Clinical features and presentation

• Occasional diagnosis following routine ESR/PV/FBC/blood film.

• Usually insidious onset of weakness and fatigue.

• Often present with symptoms of anaemia, epistaxis, recurrent infection, dyspnoea, CCF and weight loss.

• Usually no bone pain and no evidence of destructive bone disease.

• Symptoms of hyperviscosity (headache, dizziness, visual upset, bleeding, ataxia, CCF and somnolence, stupor and coma) 15-20%.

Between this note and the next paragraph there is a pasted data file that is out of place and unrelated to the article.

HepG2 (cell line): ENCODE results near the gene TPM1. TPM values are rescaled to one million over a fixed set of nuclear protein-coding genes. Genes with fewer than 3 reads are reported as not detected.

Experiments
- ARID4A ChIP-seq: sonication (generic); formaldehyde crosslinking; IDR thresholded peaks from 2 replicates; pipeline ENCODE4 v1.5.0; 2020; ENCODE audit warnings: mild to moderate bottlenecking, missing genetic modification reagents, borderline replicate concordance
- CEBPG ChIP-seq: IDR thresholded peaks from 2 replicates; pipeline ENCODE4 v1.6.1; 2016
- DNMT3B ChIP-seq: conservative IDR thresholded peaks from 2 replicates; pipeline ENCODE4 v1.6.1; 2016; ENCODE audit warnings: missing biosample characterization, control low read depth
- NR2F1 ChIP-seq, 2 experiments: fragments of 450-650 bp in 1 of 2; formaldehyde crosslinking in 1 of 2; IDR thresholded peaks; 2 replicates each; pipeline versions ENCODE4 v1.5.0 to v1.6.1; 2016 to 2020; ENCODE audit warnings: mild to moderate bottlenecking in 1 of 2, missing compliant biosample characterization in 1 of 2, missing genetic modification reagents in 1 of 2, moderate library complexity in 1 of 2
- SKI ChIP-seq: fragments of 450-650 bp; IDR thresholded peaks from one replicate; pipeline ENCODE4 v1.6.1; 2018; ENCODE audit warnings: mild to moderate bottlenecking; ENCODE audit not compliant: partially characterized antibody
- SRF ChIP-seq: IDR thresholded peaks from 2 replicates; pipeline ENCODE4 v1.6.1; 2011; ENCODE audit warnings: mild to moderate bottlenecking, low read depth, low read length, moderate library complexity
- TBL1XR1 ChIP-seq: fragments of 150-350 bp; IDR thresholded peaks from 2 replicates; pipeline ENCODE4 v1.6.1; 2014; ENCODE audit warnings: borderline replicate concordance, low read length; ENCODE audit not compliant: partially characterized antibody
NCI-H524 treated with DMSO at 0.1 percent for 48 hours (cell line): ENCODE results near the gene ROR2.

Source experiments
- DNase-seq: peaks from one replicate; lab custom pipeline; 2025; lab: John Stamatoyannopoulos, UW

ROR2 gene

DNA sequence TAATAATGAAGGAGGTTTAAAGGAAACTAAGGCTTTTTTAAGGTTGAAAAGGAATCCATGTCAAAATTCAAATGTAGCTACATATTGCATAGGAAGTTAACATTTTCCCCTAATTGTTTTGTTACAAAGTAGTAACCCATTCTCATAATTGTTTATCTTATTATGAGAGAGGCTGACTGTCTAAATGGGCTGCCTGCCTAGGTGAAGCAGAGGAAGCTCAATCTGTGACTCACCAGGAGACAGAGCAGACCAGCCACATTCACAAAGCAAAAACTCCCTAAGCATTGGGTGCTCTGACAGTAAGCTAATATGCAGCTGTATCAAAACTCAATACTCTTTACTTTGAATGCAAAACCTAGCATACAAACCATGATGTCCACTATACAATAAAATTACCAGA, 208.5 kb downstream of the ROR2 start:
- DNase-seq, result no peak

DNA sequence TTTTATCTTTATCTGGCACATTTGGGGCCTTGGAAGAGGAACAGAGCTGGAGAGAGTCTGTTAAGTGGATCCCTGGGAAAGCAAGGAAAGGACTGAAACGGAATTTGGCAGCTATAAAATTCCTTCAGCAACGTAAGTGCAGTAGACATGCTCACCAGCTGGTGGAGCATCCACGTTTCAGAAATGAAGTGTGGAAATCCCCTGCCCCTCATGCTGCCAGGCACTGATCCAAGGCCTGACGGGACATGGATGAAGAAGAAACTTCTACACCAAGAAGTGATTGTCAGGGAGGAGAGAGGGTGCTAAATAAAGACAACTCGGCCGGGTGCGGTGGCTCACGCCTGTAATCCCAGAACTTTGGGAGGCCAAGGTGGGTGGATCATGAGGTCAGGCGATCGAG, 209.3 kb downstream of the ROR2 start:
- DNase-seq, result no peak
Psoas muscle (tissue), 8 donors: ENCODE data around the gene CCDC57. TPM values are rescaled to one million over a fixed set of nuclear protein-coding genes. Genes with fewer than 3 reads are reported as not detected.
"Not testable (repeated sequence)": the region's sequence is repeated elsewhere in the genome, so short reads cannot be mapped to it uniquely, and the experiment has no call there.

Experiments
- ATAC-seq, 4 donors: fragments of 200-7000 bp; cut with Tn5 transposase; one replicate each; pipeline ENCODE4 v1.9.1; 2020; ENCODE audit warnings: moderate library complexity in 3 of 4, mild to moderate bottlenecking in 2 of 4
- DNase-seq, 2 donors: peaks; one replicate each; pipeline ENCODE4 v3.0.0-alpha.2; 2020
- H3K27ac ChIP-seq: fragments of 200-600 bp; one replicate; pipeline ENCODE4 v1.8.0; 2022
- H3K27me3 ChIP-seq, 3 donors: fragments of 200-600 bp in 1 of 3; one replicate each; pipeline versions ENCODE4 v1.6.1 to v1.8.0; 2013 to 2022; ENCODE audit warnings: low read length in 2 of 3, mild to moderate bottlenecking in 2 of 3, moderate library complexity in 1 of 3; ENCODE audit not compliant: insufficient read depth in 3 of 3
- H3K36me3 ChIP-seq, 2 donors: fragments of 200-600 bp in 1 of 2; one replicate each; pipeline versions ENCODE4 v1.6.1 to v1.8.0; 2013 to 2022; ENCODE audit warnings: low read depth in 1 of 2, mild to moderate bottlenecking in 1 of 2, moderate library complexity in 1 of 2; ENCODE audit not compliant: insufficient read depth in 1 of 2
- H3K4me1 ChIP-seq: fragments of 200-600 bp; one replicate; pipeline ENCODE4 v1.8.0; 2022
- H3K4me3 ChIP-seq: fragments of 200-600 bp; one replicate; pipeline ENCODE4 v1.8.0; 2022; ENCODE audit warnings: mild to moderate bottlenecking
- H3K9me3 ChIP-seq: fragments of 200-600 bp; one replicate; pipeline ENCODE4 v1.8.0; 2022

• Peripheral neuropathy—usually sensory or sensorimotor (~20%): distal, symmetrical, slowly progressive, usually lower extremities.

• Hepatomegaly (~25%); splenomegaly and lymphadenopathy less frequent.

• Fundoscopy reveals distended sausage-shaped veins, retinal haemorrhage ± papilloedema.

• Cryoglobulinaemia (<5%) may cause Raynaud's syndrome, arthralgia, purpura, peripheral neuropathy, liver dysfunction and renal failure.

• Haemorrhagic symptoms (e.g. epistaxis or easy bruising) may develop as a result of abnormalities of platelet function or coagulation due to the paraprotein.

• Amyloidosis may occur (<5%) causing cardiac, renal, hepatic or pulmonary dysfunction or macroglossia.

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